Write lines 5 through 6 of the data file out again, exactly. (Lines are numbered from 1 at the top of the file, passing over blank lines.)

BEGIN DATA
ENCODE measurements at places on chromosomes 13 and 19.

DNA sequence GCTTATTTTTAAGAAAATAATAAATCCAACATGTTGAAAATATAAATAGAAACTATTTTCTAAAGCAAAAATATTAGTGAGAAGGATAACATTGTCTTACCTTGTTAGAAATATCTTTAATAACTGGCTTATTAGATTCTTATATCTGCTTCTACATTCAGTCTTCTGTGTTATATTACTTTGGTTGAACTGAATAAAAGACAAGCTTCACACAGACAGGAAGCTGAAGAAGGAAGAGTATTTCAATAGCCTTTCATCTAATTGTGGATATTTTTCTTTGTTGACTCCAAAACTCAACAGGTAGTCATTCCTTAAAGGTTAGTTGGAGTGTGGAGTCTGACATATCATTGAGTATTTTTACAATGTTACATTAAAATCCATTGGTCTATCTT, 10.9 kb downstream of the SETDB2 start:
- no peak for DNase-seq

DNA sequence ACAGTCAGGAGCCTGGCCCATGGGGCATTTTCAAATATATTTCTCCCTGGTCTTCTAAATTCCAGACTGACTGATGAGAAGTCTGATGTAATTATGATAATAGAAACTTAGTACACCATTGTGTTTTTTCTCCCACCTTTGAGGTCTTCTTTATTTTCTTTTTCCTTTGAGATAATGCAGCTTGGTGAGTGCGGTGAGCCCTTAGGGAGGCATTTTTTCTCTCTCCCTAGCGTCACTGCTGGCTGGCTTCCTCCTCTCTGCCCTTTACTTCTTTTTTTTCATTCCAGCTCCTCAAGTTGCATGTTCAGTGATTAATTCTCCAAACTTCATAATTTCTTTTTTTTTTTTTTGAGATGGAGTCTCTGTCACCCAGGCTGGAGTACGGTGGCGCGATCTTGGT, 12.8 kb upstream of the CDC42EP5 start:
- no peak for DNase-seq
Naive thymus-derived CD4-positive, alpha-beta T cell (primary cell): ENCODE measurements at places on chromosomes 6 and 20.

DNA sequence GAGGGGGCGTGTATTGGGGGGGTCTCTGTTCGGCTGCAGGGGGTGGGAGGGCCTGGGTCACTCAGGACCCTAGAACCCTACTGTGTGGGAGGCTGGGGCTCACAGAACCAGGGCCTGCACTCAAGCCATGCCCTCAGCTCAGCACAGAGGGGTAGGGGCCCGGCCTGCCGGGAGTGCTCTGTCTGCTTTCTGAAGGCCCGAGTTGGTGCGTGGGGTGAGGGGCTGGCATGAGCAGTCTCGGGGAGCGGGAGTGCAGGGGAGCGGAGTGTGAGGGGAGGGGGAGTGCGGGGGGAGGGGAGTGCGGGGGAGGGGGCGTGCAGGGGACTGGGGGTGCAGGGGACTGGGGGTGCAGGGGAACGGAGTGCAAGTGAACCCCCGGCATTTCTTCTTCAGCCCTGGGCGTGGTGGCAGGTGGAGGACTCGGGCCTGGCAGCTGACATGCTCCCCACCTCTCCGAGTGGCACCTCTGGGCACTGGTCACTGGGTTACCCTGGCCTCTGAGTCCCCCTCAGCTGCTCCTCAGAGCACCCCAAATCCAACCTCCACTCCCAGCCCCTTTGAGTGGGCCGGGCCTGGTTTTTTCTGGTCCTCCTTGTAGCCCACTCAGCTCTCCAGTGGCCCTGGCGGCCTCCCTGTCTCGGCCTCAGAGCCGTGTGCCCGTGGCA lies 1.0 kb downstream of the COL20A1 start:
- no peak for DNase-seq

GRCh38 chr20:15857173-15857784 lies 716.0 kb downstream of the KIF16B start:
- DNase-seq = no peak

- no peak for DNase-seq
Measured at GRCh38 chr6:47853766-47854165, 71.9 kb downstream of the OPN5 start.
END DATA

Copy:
- no peak for DNase-seq
Naive thymus-derived CD4-positive, alpha-beta T cell (primary cell): ENCODE measurements at places on chromosomes 6 and 20.